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New Round of Arrests at University of Texas as Protesters Defy Governor

Campus police officers from the University of Texas at Austin and state troopers in riot gear arrested on Monday dozens of pro-Palestinian protesters who had erected a small number of tents on a central mall of the state’s flagship university.

The encampment was a direct challenge to both university leaders and Gov. Greg Abbott who last week moved swiftly to stamp out a much larger gathering on campus, a crackdown that led to more than 50 arrests.

At least 40 people had been arrested so far on Monday, with officers forming a cordon around the encampment. Around them, a large number of students and onlookers chanted in support of the protesters. Those who were arrested could be seen resisting the police by going limp or pulling against officers who tried to dismantle the encampment.

“No encampments will be allowed,” Mr. Abbott wrote in a statement after the arrests had begun. “Instead, arrests are being made.”

The university suggested that those assembled on Monday were more threatening than other groups of protesters who had gathered on campus to oppose Israel’s war in Gaza, including those arrested last week.

Brian Davis, a spokesman for the university, said the organizers of the protest on Monday had made threats online over the weekend. On Monday, he said, the protesters “physically engaged with and verbally assaulted Dean of Students staff who attempted to confiscate” their tents. He added that “baseball size rocks” were found “strategically placed within the encampment.”

The latest protest began shortly after midday on Monday, the last day of classes for the year before finals. Commencement takes place on May 11.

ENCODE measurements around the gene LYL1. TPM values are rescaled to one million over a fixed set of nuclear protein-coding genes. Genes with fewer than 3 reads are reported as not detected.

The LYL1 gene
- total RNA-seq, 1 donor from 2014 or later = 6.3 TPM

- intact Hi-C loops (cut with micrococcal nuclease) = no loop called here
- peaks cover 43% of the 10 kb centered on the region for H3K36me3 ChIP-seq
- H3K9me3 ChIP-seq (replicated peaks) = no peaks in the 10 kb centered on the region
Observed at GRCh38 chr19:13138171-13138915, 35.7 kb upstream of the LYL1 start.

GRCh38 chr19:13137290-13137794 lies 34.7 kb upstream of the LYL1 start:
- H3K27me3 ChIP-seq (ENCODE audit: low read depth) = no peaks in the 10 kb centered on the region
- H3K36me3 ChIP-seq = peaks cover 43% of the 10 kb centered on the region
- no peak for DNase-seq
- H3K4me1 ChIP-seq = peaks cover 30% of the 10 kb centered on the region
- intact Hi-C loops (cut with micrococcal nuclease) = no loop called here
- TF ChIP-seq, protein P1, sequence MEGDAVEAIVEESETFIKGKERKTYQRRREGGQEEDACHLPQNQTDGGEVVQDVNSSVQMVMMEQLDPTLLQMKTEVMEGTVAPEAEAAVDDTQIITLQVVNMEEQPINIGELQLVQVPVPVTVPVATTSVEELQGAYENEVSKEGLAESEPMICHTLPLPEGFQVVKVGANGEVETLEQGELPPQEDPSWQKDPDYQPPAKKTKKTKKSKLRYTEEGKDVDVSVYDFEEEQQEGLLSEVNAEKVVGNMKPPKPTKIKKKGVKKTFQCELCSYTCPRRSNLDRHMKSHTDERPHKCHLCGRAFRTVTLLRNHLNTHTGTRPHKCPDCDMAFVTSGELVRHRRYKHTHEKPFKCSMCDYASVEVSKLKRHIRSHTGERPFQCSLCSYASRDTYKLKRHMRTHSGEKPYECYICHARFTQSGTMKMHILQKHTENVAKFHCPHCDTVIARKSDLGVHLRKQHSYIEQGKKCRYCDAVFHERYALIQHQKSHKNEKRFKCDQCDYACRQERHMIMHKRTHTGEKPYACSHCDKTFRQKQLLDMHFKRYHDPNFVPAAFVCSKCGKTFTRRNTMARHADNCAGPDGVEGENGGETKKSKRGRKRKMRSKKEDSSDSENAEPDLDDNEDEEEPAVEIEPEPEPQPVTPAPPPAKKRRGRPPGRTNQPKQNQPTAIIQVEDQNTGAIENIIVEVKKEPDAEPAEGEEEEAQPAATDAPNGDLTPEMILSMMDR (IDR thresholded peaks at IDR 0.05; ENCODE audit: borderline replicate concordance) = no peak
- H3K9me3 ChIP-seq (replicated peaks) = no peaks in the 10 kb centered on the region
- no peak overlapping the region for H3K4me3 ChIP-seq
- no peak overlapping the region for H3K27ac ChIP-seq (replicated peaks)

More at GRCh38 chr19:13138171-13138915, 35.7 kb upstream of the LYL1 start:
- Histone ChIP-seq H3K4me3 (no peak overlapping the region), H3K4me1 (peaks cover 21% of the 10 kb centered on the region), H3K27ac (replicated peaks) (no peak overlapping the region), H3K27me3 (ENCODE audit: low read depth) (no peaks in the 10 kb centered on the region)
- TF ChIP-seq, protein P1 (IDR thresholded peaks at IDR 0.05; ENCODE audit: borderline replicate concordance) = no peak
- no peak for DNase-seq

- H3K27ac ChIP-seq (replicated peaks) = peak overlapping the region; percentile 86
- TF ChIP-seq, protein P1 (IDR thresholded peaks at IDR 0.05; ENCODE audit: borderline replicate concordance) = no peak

The group of protesters — which included both students and people unaffiliated with the university, according to campus officials — erected around a half-dozen tents on the university’s South Mall.

The campus police department issued a dispersal order almost as soon as the encampment was set up. An assistant chief, Shane Streepy, said that protesters would be arrested and charged with disorderly conduct, riot, criminal trespassing and obstructing a passageway if they did not leave.

Soon after, dozens of state police in riot gear arrived, a showing similar to what occurred last Wednesday. After the previous arrests, the university said that it had moved swiftly to prevent any tents from being set up or any other occupation of the campus.

“It all goes back to rules. We enforce our rules,” Mike Rosen, assistant vice president for communications, said in a telephone interview. “And as our president says, our rules matter.”

He added: “We’ve seen what happens at other universities when you don’t enforce your rules.”

Excessive heat was a factor in the protests on Monday as several people were brought out who appeared to be suffering. In one instance, officers prevented supporters from throwing water into the encampment.

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